Unfortunately, the bills that would go the furthest to address this problem were not allowed a hearing. HB 2383 and HB 2960 by Rep. Regina Goodwin and Rep. George Young, respectively, would prevent any person from going to jail for nonpayment of debt, a strong response to the issue of modern day “debtor’s prisons.” Failure to pay warrants accounted for 29 percent of bookings into the Tulsa County jail in July 2013, up from just 8 percent in July 2004, and a recent study of the Oklahoma County jail revealed a similar dynamic there. A group of researchers from the University of Tulsa Law School found that although state law requires that judges assess a person’s ability to pay, this is rarely done in Tulsa County, leaving many trapped in jail awaiting a hearing. This is a waste of county resources and leads to major disruptions in defendants’ lives. 

The problem of exorbitant fines and fees has been festering for years, and lawmakers should be applauded for stepping up to address them this year. Reducing the burden of court-related costs will go a long way toward a more just criminal justice system. It’s also another reminder of the real cost of years of budget cuts and flat funding — when lawmakers refuse to invest sufficient tax dollars in core services, the cost doesn’t disappear. Instead it’s been shifted onto those who are least able to pay.

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ABOUT THE AUTHOR

Ryan Gentzler joined OK Policy in January of 2016 as a policy analyst focusing on criminal justice issues, including sentencing, incarceration, court fines and fees, and pretrial detention. Open Justice Oklahoma grew out of Ryan’s groundbreaking analysis of court records, which was used to inform critical policy debates. A native Nebraskan, he holds a Master of Public Administration degree from the University of Oklahoma and a BA in Institutions and Policy from William Jewell College. He served as an OK Policy Research Fellow in 2014-2015.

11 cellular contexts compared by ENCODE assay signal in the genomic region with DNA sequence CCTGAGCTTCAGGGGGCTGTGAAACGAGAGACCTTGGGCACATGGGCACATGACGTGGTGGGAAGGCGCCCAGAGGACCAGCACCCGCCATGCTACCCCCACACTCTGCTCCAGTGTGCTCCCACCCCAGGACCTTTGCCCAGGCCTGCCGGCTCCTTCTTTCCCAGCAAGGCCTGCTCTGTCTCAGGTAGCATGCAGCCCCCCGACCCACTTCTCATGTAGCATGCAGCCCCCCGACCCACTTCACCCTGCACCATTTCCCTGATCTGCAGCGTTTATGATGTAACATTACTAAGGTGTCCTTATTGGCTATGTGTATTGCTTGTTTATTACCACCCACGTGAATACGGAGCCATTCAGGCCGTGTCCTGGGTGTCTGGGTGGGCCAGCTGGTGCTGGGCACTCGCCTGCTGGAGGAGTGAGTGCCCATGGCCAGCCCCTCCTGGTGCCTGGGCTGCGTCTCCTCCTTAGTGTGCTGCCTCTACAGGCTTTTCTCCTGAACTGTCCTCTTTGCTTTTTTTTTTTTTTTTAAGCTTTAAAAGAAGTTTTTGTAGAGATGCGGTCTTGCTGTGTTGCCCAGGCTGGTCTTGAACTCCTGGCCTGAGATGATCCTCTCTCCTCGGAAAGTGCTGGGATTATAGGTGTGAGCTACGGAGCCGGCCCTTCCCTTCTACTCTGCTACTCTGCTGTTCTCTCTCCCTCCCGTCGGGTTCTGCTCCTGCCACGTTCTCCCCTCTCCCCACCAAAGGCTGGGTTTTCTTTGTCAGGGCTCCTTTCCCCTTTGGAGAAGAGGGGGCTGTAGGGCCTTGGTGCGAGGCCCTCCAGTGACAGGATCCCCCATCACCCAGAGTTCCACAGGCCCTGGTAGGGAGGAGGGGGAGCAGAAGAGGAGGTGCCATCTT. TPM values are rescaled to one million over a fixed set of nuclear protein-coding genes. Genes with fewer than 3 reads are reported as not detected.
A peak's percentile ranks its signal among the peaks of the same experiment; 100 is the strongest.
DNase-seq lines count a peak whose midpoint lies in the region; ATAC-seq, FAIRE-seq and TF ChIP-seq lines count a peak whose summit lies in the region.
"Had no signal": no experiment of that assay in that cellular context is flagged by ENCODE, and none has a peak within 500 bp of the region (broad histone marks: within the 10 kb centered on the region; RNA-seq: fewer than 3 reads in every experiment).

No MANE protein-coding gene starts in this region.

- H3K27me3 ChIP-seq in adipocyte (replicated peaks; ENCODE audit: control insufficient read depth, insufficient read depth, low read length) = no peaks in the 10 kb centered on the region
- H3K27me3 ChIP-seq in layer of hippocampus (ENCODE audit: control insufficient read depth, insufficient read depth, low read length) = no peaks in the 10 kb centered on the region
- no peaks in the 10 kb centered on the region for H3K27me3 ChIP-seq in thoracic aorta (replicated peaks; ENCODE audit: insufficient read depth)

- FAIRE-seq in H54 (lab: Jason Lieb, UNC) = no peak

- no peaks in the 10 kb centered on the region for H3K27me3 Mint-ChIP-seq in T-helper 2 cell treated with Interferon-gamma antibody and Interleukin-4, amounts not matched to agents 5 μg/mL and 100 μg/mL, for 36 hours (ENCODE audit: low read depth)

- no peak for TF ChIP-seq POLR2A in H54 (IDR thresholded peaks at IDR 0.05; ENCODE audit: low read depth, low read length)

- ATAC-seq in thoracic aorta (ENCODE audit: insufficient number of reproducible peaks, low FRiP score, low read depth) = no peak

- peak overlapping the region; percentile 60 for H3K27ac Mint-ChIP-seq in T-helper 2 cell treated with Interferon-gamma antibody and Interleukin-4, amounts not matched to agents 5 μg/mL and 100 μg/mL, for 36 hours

4 thoughts on “These Oklahoma bills could help put a stop to debtors’ prisons

  1. I know this is an old article but it’s still relevant today.

    I have a friend who was injured at work to the point of being in a wheelchair. His company had no workers comp so there was no income for months for my friend and his family. He got behind in his fines and has been arrested and jailed for non payment. He tried to make partial payments but Kay county would not except less than total due.

    The man can not work and has been proven so by being approved for social security. Though the state takes 50% for child support. So he lives on $413 a month. How is he supposed to live and pay fines on that amount?

  2. My bf has just been picked up for non payment of fines & fees accrued when he served time in prison. He owes 15000$ & i am currently unemployed & he is the number 1 provider in our home. He is on ssi & lives on $550 a month. After the bills are paid there is nothing left to pay fines. But they are wanting to put him back in prison for not paying which will add money owed to an already impossible debt. I dont believe that poor people should have to pay the rest of their lives when they have already served their time. He has changed & is tryjng to go on the straight path but these fines are hindering him. What is he supposed to do? Go back to crime to pay off his fines. How is that rehabilitation? This law needs to be passed so former inmates can have a chance of staying out of prison.

  3. We should NOT be charging for hosting of criminals that’s what taxes are for. I guarantee you if you do away with these fees and apply “a time served” sentence instead then the over crowding and recidivism rate would go down. If you can’t do that then get then jobs while in prison that pay a rate that pay off the fines. None of the .45 cents an hour buisness.